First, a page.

Film Review: The Endless


Since their debut feature, 2012’s Resolution, Justin Benson and Aaron Moorhead have emerged as two of American indie cinema’s most inventive genre filmmakers, doing things on very modest budgets that Hollywood typically spends millions on.

H.P. Lovecraft, as past movies have so thoroughly demonstrated, is a hard nut to crack when it comes to the screen. Many have tried and nearly all have failed. Yet by indirectly riffing on the Rhode Island master’s extraordinary stories, Benson and Moorhead are entirely free to do their thing without the need for imitation or fan service homage, all the while creating what increasingly appears to be their own mythos and universe. There are also shades of Jacques Rivette to be found in the way Benson and Moorhead play around with narrative, or use inference and location to suggest magic is at work. They’re not above embellishing imagery with computer-generated effects, where applicable, but the pair are at the very best when the Rivettian aesthetic is present.

The Endless opens with a quote from Lovecraft’s 1927 essay, ‘Supernatural Horror in Literature’. “The oldest and strongest emotion of mankind is fear, and the oldest and strongest kind of fear is fear of the unknown”. Part of what makes Benson and Moorhead’s films so engaging and rewarding is to be found in the unknown. Their films are journeys into the unexpected, too, with the directors, like mad scientists, dissecting and experimenting on just about every horror genre trope and staple out there. If you’re of the opinion Scream and The Cabin in the Woods are the last very word in postmodernist horror – think again.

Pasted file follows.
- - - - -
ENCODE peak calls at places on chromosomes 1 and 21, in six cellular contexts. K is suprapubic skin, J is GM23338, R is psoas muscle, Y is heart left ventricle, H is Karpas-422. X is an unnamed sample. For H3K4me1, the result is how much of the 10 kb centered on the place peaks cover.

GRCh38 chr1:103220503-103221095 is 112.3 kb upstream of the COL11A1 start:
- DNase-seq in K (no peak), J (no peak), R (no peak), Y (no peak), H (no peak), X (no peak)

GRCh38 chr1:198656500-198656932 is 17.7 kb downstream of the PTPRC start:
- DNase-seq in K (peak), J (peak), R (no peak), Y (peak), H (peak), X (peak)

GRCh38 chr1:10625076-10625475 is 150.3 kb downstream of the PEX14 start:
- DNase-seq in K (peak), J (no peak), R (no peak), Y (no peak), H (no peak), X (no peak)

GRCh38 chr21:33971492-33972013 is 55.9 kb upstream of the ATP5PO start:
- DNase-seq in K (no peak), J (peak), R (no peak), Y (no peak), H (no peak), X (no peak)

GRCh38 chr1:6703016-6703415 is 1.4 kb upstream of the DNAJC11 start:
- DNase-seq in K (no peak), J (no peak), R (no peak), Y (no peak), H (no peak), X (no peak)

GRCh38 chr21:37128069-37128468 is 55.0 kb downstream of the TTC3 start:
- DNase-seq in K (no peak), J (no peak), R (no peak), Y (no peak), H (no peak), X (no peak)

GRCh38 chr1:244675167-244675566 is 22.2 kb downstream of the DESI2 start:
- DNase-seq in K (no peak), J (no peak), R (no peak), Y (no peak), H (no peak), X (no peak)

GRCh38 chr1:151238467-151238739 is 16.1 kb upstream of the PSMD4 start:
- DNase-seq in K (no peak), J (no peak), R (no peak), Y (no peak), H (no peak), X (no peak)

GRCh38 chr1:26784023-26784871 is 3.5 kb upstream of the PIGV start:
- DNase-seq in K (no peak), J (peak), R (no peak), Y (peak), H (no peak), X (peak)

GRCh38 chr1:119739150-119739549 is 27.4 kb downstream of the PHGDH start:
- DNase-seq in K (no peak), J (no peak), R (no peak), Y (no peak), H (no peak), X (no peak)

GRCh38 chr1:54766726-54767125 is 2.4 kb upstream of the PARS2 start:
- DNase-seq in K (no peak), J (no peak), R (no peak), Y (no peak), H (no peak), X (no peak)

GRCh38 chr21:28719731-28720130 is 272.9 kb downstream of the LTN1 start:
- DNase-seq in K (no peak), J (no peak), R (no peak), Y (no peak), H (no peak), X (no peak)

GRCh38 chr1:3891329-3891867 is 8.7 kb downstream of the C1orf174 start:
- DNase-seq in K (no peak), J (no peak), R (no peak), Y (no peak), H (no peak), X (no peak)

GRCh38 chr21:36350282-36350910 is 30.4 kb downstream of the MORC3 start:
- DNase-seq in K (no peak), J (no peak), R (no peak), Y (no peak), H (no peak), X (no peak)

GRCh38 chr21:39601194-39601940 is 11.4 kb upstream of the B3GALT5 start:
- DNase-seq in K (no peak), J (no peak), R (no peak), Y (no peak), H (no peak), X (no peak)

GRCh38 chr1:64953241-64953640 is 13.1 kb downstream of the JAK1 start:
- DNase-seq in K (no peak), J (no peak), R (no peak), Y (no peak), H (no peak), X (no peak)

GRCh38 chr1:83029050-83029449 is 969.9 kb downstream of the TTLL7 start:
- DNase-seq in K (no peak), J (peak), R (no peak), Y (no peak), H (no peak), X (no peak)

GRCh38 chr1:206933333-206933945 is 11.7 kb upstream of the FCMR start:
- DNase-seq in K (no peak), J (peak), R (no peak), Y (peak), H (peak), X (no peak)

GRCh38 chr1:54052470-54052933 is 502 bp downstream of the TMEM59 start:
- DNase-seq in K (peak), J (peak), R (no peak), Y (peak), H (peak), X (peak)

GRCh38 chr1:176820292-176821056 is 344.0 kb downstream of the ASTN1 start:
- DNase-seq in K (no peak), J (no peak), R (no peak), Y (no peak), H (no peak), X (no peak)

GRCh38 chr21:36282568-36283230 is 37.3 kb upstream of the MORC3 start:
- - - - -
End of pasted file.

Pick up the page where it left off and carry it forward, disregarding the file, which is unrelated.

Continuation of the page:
Justin (Benson) and Aaron (Moorhead) are brothers and former members of a cult. The siblings fled one day, when Justin got the impression things were about to take a turn for the Jonestown, with a mass suicide on the cards. Since then, Justin and Aaron have felt out of loop and out of time, working as cleaners and struggling with deprogramming. When a mysterious videotape draws them back to the compound – known as Camp Arcadia – the bickering pair find the cult haven’t topped themselves, they’re not as dangerous as they remember and maybe they’re just alternative living types after all.

Dotted throughout with clever clues and showcasing a remarkable narrative dexterity, The Endless makes it three home runs on the trot for Benson and Moorhead. Presented visually like they made it during the start or end of a solar eclipse, the paleness of the photography and arid desert-like landscape backdrops heightening the sense of peculiarity and unreality unfolding throughout the course of the plot. Fans of cosmic horror and tales of the weird will not want to miss this one.

Martyn Conterio | @Cinemartyn

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